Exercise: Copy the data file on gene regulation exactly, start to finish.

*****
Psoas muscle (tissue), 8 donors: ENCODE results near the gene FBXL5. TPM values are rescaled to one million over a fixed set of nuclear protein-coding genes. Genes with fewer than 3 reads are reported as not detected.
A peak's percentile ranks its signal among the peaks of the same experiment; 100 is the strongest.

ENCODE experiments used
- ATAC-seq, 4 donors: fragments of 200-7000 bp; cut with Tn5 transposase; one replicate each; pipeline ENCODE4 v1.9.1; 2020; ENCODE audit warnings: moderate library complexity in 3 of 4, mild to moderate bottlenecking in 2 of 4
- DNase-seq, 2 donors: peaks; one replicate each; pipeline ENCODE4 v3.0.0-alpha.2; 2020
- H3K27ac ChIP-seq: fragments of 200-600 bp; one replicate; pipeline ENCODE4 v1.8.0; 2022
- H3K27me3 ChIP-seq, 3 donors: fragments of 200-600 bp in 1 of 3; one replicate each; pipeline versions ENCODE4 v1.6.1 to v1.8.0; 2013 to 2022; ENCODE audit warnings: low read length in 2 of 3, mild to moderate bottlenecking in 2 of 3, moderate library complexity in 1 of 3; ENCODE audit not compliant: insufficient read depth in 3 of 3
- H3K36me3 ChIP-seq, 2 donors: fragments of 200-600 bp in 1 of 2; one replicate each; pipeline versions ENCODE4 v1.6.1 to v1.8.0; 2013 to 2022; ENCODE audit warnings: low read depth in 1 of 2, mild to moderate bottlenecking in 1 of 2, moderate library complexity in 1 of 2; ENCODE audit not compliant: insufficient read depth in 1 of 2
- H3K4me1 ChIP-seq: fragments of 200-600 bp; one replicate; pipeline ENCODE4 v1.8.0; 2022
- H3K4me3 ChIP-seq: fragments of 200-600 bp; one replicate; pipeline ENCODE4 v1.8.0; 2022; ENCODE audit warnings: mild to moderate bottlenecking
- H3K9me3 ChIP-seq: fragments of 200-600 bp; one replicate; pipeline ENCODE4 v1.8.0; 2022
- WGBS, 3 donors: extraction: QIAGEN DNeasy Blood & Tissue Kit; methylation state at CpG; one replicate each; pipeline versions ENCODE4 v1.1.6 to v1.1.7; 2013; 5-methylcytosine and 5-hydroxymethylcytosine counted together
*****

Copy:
Psoas muscle (tissue), 8 donors: ENCODE results near the gene FBXL5. TPM values are rescaled to one million over a fixed set of nuclear protein-coding genes. Genes with fewer than 3 reads are reported as not detected.
A peak's percentile ranks its signal among the peaks of the same experiment; 100 is the strongest.

ENCODE experiments used
- ATAC-seq, 4 donors: fragments of 200-7000 bp; cut with Tn5 transposase; one replicate each; pipeline ENCODE4 v1.9.1; 2020; ENCODE audit warnings: moderate library complexity in 3 of 4, mild to moderate bottlenecking in 2 of 4
- DNase-seq, 2 donors: peaks; one replicate each; pipeline ENCODE4 v3.0.0-alpha.2; 2020
- H3K27ac ChIP-seq: fragments of 200-600 bp; one replicate; pipeline ENCODE4 v1.8.0; 2022
- H3K27me3 ChIP-seq, 3 donors: fragments of 200-600 bp in 1 of 3; one replicate each; pipeline versions ENCODE4 v1.6.1 to v1.8.0; 2013 to 2022; ENCODE audit warnings: low read length in 2 of 3, mild to moderate bottlenecking in 2 of 3, moderate library complexity in 1 of 3; ENCODE audit not compliant: insufficient read depth in 3 of 3
- H3K36me3 ChIP-seq, 2 donors: fragments of 200-600 bp in 1 of 2; one replicate each; pipeline versions ENCODE4 v1.6.1 to v1.8.0; 2013 to 2022; ENCODE audit warnings: low read depth in 1 of 2, mild to moderate bottlenecking in 1 of 2, moderate library complexity in 1 of 2; ENCODE audit not compliant: insufficient read depth in 1 of 2
- H3K4me1 ChIP-seq: fragments of 200-600 bp; one replicate; pipeline ENCODE4 v1.8.0; 2022
- H3K4me3 ChIP-seq: fragments of 200-600 bp; one replicate; pipeline ENCODE4 v1.8.0; 2022; ENCODE audit warnings: mild to moderate bottlenecking
- H3K9me3 ChIP-seq: fragments of 200-600 bp; one replicate; pipeline ENCODE4 v1.8.0; 2022
- WGBS, 3 donors: extraction: QIAGEN DNeasy Blood & Tissue Kit; methylation state at CpG; one replicate each; pipeline versions ENCODE4 v1.1.6 to v1.1.7; 2013; 5-methylcytosine and 5-hydroxymethylcytosine counted together